Boating in Mid-America


Kentucky - Side Trip… again!
We are leaving Bravo in Beaufort, N.C. for two weeks to travel to Louisville, Kentucky. Our friends Dennis and Julie Fox are buying a Bruce Roberts designed 59’ all aluminum Pluckebaum built semi-displacement trawler, and they need help to move it from Louisville, Kentucky to Florida. This boat has twin Caterpillar C12's, and is a "go fast" boat. Naturally, just like all of Dennis's boats, this boat is also renamed SeaFox. We initially are not sure if we will make it all the way to Florida in two weeks, but we will help Gale, Mary, and Dennis move it as far as we can. It will be a very interesting experience.

Here is SeaFox ready to take us on our next adventure!

SeaFox was made in Louisville, Kentucky by boat builder "Pluckebaum".
Bet you never heard of Pluckebaum boats? At least we didn't!

But oh baby! She has horns galore, that sounds like a mega freight train!

The route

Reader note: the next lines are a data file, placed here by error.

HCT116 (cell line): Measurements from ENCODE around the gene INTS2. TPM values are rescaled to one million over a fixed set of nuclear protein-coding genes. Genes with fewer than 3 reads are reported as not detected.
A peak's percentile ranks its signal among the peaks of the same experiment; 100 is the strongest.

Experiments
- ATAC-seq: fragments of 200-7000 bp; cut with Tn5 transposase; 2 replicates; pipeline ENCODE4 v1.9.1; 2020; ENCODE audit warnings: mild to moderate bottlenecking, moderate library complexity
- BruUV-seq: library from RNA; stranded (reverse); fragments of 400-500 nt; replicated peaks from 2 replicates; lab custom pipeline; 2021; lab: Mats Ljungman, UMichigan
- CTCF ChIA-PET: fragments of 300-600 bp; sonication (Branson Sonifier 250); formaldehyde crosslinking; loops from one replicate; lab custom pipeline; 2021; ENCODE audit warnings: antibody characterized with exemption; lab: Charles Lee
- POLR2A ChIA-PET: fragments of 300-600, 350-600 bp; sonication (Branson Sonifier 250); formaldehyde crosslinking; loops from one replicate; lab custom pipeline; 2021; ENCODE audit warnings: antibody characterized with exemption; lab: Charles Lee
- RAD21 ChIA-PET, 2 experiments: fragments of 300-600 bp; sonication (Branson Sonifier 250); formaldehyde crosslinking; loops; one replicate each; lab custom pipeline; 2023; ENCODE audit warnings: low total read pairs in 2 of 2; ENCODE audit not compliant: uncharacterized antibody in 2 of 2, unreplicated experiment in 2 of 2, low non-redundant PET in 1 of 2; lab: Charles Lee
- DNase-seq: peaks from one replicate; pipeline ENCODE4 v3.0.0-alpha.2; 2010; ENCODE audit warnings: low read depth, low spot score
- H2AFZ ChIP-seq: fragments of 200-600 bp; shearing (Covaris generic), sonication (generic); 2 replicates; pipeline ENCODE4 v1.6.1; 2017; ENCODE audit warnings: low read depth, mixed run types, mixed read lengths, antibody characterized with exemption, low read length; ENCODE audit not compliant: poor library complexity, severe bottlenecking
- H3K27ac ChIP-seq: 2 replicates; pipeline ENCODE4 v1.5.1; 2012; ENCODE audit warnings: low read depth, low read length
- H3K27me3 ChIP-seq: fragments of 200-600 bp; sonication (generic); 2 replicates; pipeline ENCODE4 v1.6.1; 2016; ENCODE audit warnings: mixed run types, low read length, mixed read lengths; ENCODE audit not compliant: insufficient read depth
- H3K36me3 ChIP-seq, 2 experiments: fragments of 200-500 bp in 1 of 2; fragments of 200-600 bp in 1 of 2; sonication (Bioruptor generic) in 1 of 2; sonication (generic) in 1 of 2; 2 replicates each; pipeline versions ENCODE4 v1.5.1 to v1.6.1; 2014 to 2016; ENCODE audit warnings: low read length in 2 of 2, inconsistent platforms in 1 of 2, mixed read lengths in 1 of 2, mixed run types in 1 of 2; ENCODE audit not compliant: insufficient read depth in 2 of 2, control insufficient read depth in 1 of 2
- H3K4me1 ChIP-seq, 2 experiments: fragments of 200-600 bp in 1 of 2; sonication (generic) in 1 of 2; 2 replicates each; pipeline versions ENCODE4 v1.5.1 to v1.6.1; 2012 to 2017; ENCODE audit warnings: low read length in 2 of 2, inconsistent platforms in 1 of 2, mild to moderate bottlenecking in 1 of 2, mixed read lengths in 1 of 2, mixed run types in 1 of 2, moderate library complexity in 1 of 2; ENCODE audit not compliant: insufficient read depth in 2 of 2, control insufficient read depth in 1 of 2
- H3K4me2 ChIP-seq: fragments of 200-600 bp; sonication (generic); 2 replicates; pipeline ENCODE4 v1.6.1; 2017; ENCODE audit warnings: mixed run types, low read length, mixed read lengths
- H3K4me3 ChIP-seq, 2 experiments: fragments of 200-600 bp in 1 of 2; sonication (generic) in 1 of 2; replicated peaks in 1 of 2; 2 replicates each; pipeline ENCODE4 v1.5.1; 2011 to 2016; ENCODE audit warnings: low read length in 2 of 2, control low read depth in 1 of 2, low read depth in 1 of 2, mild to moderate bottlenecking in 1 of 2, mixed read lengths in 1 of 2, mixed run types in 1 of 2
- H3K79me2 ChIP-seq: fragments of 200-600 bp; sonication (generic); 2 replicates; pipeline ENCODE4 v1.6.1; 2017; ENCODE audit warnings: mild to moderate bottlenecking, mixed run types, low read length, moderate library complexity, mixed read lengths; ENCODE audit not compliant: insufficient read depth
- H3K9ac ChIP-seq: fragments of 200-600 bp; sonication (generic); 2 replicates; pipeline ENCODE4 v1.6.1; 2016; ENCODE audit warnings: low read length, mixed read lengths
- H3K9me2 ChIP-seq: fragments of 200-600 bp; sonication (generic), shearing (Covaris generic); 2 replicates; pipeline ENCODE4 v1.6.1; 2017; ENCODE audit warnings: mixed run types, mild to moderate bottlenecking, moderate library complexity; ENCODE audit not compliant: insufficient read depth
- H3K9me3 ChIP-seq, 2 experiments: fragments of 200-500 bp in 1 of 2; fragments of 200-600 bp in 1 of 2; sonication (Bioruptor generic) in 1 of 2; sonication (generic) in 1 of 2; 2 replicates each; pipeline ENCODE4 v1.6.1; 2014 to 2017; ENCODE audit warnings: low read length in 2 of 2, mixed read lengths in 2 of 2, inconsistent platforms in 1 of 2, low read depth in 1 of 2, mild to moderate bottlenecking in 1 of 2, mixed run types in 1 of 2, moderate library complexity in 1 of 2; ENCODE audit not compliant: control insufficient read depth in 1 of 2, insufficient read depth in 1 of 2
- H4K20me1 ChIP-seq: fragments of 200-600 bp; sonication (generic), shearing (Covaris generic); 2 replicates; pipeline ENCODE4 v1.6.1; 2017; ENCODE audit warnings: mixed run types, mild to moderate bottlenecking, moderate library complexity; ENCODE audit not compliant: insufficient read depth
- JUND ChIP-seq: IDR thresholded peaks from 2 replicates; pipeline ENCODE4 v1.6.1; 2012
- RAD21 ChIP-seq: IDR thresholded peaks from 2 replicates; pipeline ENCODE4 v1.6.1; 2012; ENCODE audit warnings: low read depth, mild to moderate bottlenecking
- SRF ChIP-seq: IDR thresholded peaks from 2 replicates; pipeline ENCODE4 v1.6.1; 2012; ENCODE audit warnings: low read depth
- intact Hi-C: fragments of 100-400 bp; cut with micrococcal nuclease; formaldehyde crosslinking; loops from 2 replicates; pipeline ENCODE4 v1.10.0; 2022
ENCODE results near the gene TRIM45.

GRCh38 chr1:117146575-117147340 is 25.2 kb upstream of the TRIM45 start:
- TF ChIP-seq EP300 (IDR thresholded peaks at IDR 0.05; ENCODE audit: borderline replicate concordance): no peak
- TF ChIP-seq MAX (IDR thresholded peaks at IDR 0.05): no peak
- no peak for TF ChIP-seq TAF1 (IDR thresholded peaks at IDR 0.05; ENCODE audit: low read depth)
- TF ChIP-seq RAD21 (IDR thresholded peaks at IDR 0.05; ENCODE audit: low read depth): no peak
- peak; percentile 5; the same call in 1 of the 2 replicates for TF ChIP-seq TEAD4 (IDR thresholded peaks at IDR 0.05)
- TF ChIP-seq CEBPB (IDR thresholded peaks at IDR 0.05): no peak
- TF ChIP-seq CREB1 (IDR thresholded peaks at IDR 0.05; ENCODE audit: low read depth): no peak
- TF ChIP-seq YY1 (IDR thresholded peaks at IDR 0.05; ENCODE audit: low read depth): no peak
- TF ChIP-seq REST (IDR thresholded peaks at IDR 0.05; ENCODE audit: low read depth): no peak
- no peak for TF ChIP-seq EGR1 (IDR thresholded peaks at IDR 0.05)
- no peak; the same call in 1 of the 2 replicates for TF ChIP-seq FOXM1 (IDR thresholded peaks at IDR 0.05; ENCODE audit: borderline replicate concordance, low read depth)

The cruise will start just a tad to the north of Louisville, Kentucky then take us south, then west, and then south again on the Ohio River, Tennessee River, Tenn-Tom Waterway, and the Tombigbee River to the Gulf of Mexico, to our end destination of Fort Meyers, Florida. Eight states are on the route: Kentucky, Ohio, Indiana, Illinois, Tennessee, Alabama, Mississippi, and Florida.

This was our route, and we travelled approximately 1300 nautical miles on this trip.

When we first heard of this trip, we had no idea how a boat could travel, on its own bottom, from the middle of the United States, to Florida. Well, this adventure was an educational immersion into US geography, history, and transportation. These rivers and waterways played a crucial role in the settlement and economic development of the middle of the United States. Pioneers followed these waters to settle mid-America. Commercial marine traffic… really, really big barges… carried agricultural and industrial products to and from mid-America and the Gulf of Mexico.